the imagery of torture and despair, and as such will inevitably embody the concerns of world society after Hiroshima. But for all its explicit associatons with these terrors, Sankai Juku‘s path is a level one, and they bring peace, not a sword.
DRAMATEN A Doll’s House/Markisinnan de Sade Ingmar Bergman‘s achievement as a film-maker is almost unequalled, with masterpieces such as The Seventh Seal. Fanny and Alexander and Autumn Sonata to his credit. His work in the theatre, while demonstrating a similar mastery. has not received the world attention that is its due — that is, until his deeply controversial production of Hamlet in 1987 which caused furious outrage for its overt eroticism. Bergman is now past 70, but the stream of energy and creativity that has led him to work in theatre for over 50 years shows little sign ofdrying.
Ibsen‘s A Doll's House is one of the central texts of Scandinavian theatre: a play that shocked Europe when it was first produced in 1879, giving a voice to the long-suppressed activity of European feminism. Its impact was immediate and enormous - as an investigation ofgender oppression and an affirmation ofsocial justice — as well as helping to revolutionise performance in the service of Naturalism. Only fifteen years later Jarry‘s Ubu Roi (as seen by the Katona Jozsef Theatre from Hungary) was greeted with howls and riots, and went on to inﬂuence the reverse, surreal side of Western theatrical modernism. Unlike Jarry. interest in Ibsen’s symbolic realism did not. however, confine itselfto an intellectual elite. As the central figure of Nora leaves to begin a new life — ‘with the slamming of the door‘, a critic said, ‘the theatres of Europe woke up.’
Enclosed in the decadence of Mishima‘s Madame de Sade is a similar exploration of female sexuality. First performed in 1965 the play provides, as Mishima wrote, a solution to a riddle: ‘I was intrigued why Madame de Sade, after demonstrating such absolute fidelity to her husband during his years in prison. should have left him the moment he was free.‘The Madame is made the centre of the play’s action, though Mishima also described it as ‘the Marquis through women‘s eyes‘. Sade’s male presence is felt heavily in the play. by report and by anticipation; yet the ending comes as. deformed and broken. he is waiting offstage to meet his wife for the first time since his imprisonment.
Mishima’s work is as interesting for its political response formally as well as thematically to post-war Japan. His natural decadence was tempered with increasing formalism - to the extent that he considered ‘everything had to form a precise. mathematical system around Madame de Sade‘ — and Opposing the Western domination ofJapan with calls to tradition and militarism. The butoh theatre has proved more sophisticated in its more contemporary response: Mishima‘s career ended with a failed military uprising followed by ritual suicide in 1970.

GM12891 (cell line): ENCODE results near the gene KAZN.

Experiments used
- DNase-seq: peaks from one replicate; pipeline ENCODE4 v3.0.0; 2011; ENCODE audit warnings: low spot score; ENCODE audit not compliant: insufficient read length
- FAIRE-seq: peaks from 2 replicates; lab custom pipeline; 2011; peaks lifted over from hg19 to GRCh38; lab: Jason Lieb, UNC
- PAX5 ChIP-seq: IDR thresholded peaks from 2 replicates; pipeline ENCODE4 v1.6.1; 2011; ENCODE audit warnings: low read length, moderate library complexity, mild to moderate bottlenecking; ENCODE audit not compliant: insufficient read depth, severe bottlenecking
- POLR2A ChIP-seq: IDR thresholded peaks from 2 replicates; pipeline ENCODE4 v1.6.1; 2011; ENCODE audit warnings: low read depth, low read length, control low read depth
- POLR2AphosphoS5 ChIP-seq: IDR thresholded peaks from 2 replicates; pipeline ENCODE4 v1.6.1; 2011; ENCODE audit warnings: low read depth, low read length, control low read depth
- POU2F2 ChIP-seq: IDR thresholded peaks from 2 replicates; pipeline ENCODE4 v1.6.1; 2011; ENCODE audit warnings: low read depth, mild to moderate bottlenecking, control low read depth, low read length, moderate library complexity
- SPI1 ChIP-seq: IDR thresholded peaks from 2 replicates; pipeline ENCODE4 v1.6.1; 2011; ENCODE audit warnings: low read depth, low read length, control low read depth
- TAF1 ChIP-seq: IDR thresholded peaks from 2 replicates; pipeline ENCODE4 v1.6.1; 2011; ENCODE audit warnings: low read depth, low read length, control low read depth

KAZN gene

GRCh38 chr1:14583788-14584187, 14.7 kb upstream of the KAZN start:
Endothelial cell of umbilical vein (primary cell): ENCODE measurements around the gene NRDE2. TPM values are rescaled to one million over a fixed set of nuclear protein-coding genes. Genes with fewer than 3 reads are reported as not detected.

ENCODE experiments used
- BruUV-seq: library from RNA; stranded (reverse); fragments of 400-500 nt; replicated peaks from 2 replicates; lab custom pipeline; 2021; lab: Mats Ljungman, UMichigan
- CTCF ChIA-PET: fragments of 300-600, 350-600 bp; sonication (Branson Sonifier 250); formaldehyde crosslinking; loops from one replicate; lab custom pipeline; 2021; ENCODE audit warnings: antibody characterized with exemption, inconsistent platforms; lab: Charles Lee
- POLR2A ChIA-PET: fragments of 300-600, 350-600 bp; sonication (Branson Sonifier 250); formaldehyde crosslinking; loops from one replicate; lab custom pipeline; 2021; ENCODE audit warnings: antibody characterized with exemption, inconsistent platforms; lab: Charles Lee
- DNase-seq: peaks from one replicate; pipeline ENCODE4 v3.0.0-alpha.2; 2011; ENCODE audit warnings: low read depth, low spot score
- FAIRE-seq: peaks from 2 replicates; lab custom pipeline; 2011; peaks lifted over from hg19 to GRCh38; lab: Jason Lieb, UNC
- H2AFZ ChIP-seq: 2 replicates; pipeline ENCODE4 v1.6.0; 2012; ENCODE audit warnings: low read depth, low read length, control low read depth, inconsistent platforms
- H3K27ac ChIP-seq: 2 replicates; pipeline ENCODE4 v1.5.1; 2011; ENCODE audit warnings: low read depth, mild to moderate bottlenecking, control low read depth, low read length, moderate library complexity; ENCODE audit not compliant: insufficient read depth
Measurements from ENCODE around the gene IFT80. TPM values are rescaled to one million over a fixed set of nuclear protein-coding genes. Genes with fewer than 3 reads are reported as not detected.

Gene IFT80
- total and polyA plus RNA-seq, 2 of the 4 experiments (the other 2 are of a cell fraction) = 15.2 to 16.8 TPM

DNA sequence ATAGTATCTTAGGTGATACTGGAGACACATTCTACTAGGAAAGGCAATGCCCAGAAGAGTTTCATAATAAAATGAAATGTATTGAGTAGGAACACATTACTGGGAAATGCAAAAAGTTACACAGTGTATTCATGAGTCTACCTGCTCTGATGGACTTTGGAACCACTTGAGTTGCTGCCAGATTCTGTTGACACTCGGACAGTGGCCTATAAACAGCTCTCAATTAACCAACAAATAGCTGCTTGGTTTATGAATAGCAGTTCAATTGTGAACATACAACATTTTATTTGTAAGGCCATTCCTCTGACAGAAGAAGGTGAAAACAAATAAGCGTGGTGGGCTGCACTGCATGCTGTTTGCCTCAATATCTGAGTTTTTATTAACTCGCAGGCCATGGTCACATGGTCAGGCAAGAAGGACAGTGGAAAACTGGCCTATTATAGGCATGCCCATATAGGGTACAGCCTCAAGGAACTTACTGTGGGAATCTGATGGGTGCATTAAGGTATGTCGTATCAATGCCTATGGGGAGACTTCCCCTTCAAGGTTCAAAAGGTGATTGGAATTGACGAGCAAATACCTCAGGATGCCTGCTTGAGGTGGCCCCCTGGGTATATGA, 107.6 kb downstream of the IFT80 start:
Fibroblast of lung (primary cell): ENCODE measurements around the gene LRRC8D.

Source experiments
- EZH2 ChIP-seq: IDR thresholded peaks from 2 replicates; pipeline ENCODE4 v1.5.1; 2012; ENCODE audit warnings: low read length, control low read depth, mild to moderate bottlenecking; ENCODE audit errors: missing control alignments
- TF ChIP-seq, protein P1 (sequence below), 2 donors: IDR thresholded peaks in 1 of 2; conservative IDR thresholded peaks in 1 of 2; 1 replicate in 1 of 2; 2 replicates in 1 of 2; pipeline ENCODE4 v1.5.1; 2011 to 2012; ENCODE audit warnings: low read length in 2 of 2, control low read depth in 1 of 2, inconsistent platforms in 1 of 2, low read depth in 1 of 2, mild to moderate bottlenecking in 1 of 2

With these tensions at stake, Dramaten’s performances are potentially the most provocative and thoughtful to be seen here, and
with a director of the calibre of Bergman, they remain unmissable.
MALY THEATRE 0F LENINGRAD Brothers And Sisters This, the centrepiece of the Theatre Royal’s season, is the most massive theatrical work seen in Britain since The Mahabharata and will, beyond doubt, outdo it. They were last seen in the UK at 1988 Mayfest with Alexander Galin’s hard-hitting Stars In the Morning Sky; then the
Maly (‘Small’) Theatre was showered with awards and praise. Their powerful play about prostitution and the desperate preoccupations of the Russian bureaucracy amid the 1980 Olympic Games was a genuine reinvigoration ofthe concerns of classical naturalism in its naked realism, its exploration of overwhelmingly sordid moralities; their tradition is unashamedly oneof radicalism.
Brothers And Sisters is conceived on an altogether more grandiose scale. Adapted from the tetralogy of novels by Fyodor Abramov (who may or may not have been a hit man for the KGB). the action takes place in a remote northern village as the Nazi armies are sweeping towards the Russian heartland.
The tone is set in an opening scene where Stalin's voice issues from a radio, exhorting all to sacrifice everything for the country. The realities of sacrifice are plain in the village — a village where the women and children have become the actors in their own lives. Abramov’s refusal to idealise, to soften conceptions of the misery of village life, is the controlling force in the structure ofthe play,
In the war the disappearance of men forced radical changes in Russian life, and this is the central theme of Brothers And Sisters. The 50-strong cast of actors and musicians, under the direction of Lev Dodin, spent considerable time living and working in villages similar to the New Life, and the subsequent production has been touring constantly for three years. The Maly will present its six-hour epic over two nights (with two whole-day performances). In the sheer broadness of the canvas, as well as the sensitivity ofthe
company itself, the production promises to be the most outstanding of the year.
Martinslnnan De Sade
Five Theatres of the World runs until 15 August at Theatre Royal, Glasgow. The Kantona Joseph Theatre performs until 14 July, Surakarta Company 17—21 July, Maly Drama Theatre 26—31 July, SankaiJuku 2—4 August and Dramaten 6—15 August.
The List l3—26July l9909